We received this story in response to our first Women’s Edition Question of the Month: Do you believe women approach travel differently than men? If so, how and why? You can read more answers here.
By Pat H., first-time traveler from New Hampton, NH
My recent (and first) O.A.T. adventure on Safari Serengeti was truly a transformative experience! And I’d like to share my story as a woman, mother of four adult children and Oma to seven grandchildren, in response to your query: Do you believe women approach travel differently than men? If so, how and why?
What a transformative trip of connections and sense of belonging to different members of our human family and to the beauty of Mother Earth! The opportunities to make deep connections with local people was well planned by O.A.T. and our amazing guide Emanuel Edward, but it also happened spontaneously and authentically. Our interactions with the Maasai community were built on the relationship O.A.T. has maintained over the years. But the Day in the Life experience where we sat down with village women and talked about intimate topics like birth, death, and female genital mutilation was exceptional.
My deep connection came with a young Maasai mother. We were making beaded bracelets and speaking with our eyes. Over the course of an hour she showed me her baby, allowed me to play with her baby, and then placed her baby in my arms. I was overwhelmed with joy and gratitude for the trust she shared with me and her most precious 8-month old baby. It was a deep bonding of mothers across cultures and generations! Our eyes filled with tears of love and hope for future generations. The feelings of this moment will continue to inspire me for the rest of my life.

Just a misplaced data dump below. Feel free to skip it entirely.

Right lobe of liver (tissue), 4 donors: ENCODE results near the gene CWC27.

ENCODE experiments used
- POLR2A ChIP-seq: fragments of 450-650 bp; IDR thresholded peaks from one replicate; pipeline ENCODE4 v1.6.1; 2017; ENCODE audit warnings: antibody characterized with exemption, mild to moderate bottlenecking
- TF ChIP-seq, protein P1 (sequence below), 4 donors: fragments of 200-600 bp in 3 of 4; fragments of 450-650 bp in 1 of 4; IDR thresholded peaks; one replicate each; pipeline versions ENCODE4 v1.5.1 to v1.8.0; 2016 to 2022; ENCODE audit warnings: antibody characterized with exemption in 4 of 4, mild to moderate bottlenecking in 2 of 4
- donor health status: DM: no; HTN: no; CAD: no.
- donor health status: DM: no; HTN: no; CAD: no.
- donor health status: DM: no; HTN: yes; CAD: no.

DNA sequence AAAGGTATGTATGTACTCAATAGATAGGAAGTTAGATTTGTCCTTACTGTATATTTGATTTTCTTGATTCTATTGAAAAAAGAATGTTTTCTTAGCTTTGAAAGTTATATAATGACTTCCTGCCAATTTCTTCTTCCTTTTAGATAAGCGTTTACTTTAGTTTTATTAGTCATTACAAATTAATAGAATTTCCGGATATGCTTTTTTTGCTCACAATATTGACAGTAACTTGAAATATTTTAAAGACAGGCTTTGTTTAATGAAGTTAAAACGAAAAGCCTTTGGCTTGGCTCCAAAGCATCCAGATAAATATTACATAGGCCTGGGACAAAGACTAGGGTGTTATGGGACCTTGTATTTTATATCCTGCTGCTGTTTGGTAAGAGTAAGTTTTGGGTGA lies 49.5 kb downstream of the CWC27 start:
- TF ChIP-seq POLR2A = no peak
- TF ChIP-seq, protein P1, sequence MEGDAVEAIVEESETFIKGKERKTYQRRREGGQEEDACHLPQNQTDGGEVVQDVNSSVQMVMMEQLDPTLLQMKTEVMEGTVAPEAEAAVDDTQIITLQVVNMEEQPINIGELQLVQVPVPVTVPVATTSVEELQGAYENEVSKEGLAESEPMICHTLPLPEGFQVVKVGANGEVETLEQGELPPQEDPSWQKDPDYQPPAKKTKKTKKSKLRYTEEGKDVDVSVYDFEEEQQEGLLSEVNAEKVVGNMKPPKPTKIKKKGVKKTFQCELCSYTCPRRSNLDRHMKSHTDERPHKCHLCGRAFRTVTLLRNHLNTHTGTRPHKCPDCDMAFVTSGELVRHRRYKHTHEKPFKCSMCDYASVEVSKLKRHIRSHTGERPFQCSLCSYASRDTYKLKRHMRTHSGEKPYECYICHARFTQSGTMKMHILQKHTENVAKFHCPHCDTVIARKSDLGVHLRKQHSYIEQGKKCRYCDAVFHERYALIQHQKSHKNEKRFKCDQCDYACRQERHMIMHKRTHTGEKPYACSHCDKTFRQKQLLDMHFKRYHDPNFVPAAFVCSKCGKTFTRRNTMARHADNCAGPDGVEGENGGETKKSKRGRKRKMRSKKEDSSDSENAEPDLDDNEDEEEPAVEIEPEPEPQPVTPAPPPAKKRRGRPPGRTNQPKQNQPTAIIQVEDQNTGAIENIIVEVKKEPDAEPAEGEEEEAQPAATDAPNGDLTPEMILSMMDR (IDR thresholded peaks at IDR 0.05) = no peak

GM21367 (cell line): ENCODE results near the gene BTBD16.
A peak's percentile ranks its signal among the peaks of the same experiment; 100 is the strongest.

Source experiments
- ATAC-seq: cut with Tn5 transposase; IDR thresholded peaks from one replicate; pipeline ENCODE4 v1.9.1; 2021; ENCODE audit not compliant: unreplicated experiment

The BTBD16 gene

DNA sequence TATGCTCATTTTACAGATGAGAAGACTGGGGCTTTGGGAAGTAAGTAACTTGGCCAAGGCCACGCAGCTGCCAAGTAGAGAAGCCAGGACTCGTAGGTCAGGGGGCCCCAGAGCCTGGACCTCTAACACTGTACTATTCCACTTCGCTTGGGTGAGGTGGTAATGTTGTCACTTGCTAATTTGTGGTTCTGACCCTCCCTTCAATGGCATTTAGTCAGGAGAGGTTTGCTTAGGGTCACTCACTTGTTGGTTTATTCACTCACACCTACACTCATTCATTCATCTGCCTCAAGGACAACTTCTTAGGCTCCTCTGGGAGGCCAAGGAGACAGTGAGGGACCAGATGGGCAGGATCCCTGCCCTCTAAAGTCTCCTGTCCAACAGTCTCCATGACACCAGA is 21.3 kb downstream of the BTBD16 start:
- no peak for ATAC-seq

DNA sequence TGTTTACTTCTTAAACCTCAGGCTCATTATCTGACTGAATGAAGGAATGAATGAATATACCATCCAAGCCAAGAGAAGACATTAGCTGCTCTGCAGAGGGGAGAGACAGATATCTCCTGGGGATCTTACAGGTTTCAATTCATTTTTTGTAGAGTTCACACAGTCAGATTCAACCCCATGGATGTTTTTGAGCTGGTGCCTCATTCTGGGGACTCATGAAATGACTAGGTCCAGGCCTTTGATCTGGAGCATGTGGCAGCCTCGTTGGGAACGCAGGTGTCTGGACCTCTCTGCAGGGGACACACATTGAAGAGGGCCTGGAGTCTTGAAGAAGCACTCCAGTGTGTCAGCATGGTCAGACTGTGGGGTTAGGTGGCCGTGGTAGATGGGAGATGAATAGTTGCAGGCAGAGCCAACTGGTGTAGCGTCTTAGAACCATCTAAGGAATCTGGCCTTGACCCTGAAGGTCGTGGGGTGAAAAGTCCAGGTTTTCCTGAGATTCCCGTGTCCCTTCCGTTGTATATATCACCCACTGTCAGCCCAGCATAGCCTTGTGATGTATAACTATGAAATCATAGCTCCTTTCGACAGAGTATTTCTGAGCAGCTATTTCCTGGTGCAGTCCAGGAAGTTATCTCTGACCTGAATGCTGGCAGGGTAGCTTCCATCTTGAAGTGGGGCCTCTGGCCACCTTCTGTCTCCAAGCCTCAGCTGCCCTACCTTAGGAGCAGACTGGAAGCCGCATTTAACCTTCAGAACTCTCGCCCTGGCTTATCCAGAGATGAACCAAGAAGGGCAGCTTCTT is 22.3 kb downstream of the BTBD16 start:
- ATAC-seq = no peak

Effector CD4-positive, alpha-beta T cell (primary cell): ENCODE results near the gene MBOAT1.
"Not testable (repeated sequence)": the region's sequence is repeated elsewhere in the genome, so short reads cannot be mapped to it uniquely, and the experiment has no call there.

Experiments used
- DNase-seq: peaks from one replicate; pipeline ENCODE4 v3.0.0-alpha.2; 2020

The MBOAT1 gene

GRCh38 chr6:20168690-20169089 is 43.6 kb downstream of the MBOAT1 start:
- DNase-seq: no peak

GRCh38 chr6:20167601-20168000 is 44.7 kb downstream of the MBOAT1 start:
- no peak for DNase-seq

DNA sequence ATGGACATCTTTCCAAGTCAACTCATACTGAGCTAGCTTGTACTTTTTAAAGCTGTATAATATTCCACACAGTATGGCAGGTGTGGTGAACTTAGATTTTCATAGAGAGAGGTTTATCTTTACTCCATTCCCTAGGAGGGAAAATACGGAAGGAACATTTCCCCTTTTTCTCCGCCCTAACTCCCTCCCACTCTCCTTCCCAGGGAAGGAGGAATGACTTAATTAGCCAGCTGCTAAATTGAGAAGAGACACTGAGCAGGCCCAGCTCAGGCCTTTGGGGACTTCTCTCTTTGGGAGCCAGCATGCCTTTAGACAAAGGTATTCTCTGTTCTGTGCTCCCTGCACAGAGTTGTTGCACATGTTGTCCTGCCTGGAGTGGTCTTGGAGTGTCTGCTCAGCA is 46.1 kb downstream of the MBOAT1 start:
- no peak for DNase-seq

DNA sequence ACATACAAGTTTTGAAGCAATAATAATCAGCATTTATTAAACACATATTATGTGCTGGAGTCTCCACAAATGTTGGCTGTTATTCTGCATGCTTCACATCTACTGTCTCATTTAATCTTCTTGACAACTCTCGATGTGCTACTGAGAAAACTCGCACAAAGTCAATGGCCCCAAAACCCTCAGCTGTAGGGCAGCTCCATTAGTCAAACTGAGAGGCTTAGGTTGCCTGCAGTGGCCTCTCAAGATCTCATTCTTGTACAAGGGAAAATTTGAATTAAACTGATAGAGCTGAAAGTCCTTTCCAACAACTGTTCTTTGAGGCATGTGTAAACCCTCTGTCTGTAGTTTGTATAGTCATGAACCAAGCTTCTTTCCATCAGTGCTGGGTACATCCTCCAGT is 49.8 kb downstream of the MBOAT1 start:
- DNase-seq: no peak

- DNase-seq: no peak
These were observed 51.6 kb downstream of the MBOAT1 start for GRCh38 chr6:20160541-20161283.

Being an elder of my multi-cultural family tribe, I am also a long-time educator now working with elders to awaken us more fully to the Third Act of our lives. One of the passions I see and experience especially in women is their love for Mother Earth and their actions to be caretakers of our abused planet. The opportunity to learn about, purchase, and distribute ceramic water filters to Maasai women was that female spirit in action. Being of service to future generations through providing them with clean water was another high point for our whole group.
Yet one thing really alarmed me about the water situation in Tanzania and a possible negative affect of our American O.A.T. travels. And that leads me to my question for you: Seeing the pollution of discarded plastic water bottles in towns, roadsides and parks, what can/should/must we do to alleviate this trash in Tanzania?
[Editor’s Note: While our team in East Africa is struggling with logistics, O.A.T. is working to eliminate single-use plastic bottles on all our adventures. You can read more here.]
Perhaps you are addressing this problem. If so I would be willing to volunteer my time and energy to work with you on possible solutions. Thank you for considering it.
From one woman to another, I send affection and appreciation, to you and O.A.T.
Meet with Maasai women and learn about their lives when you travel on O.A.T.’s Safari Serengeti: Tanzania Lodge & Tented Safari adventure.